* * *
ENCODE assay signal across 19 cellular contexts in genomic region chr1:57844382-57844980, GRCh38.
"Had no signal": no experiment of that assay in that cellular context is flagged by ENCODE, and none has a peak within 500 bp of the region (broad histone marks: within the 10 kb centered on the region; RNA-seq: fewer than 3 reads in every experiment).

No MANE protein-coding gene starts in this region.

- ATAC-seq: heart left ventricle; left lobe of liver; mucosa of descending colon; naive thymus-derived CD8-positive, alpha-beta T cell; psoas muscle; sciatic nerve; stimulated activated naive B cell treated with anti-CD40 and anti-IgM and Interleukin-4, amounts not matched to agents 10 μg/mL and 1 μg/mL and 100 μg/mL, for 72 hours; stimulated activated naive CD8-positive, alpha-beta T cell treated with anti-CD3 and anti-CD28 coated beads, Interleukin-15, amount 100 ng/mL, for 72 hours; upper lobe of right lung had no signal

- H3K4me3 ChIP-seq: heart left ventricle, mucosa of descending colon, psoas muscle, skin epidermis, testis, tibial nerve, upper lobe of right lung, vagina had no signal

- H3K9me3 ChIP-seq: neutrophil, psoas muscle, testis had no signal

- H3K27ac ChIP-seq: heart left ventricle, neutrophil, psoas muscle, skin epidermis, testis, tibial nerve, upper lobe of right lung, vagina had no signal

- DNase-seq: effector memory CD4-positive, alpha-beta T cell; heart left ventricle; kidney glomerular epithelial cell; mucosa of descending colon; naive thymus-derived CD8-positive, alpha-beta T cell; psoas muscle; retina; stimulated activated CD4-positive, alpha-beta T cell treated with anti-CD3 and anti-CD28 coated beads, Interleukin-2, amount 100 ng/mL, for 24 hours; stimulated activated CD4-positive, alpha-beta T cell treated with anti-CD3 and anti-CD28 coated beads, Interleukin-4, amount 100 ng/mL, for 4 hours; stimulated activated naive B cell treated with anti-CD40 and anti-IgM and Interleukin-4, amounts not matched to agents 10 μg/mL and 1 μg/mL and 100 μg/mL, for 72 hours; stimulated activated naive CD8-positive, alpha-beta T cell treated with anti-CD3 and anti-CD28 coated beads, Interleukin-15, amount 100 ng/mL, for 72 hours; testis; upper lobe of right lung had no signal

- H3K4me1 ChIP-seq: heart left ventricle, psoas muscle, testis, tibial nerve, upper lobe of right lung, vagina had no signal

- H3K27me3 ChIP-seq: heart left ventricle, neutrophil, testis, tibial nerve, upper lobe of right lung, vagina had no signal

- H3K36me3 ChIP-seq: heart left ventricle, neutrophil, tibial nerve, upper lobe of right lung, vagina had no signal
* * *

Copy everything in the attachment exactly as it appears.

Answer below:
ENCODE assay signal across 19 cellular contexts in genomic region chr1:57844382-57844980, GRCh38.
"Had no signal": no experiment of that assay in that cellular context is flagged by ENCODE, and none has a peak within 500 bp of the region (broad histone marks: within the 10 kb centered on the region; RNA-seq: fewer than 3 reads in every experiment).

No MANE protein-coding gene starts in this region.

- ATAC-seq: heart left ventricle; left lobe of liver; mucosa of descending colon; naive thymus-derived CD8-positive, alpha-beta T cell; psoas muscle; sciatic nerve; stimulated activated naive B cell treated with anti-CD40 and anti-IgM and Interleukin-4, amounts not matched to agents 10 μg/mL and 1 μg/mL and 100 μg/mL, for 72 hours; stimulated activated naive CD8-positive, alpha-beta T cell treated with anti-CD3 and anti-CD28 coated beads, Interleukin-15, amount 100 ng/mL, for 72 hours; upper lobe of right lung had no signal

- H3K4me3 ChIP-seq: heart left ventricle, mucosa of descending colon, psoas muscle, skin epidermis, testis, tibial nerve, upper lobe of right lung, vagina had no signal

- H3K9me3 ChIP-seq: neutrophil, psoas muscle, testis had no signal

- H3K27ac ChIP-seq: heart left ventricle, neutrophil, psoas muscle, skin epidermis, testis, tibial nerve, upper lobe of right lung, vagina had no signal

- DNase-seq: effector memory CD4-positive, alpha-beta T cell; heart left ventricle; kidney glomerular epithelial cell; mucosa of descending colon; naive thymus-derived CD8-positive, alpha-beta T cell; psoas muscle; retina; stimulated activated CD4-positive, alpha-beta T cell treated with anti-CD3 and anti-CD28 coated beads, Interleukin-2, amount 100 ng/mL, for 24 hours; stimulated activated CD4-positive, alpha-beta T cell treated with anti-CD3 and anti-CD28 coated beads, Interleukin-4, amount 100 ng/mL, for 4 hours; stimulated activated naive B cell treated with anti-CD40 and anti-IgM and Interleukin-4, amounts not matched to agents 10 μg/mL and 1 μg/mL and 100 μg/mL, for 72 hours; stimulated activated naive CD8-positive, alpha-beta T cell treated with anti-CD3 and anti-CD28 coated beads, Interleukin-15, amount 100 ng/mL, for 72 hours; testis; upper lobe of right lung had no signal

- H3K4me1 ChIP-seq: heart left ventricle, psoas muscle, testis, tibial nerve, upper lobe of right lung, vagina had no signal

- H3K27me3 ChIP-seq: heart left ventricle, neutrophil, testis, tibial nerve, upper lobe of right lung, vagina had no signal

- H3K36me3 ChIP-seq: heart left ventricle, neutrophil, tibial nerve, upper lobe of right lung, vagina had no signal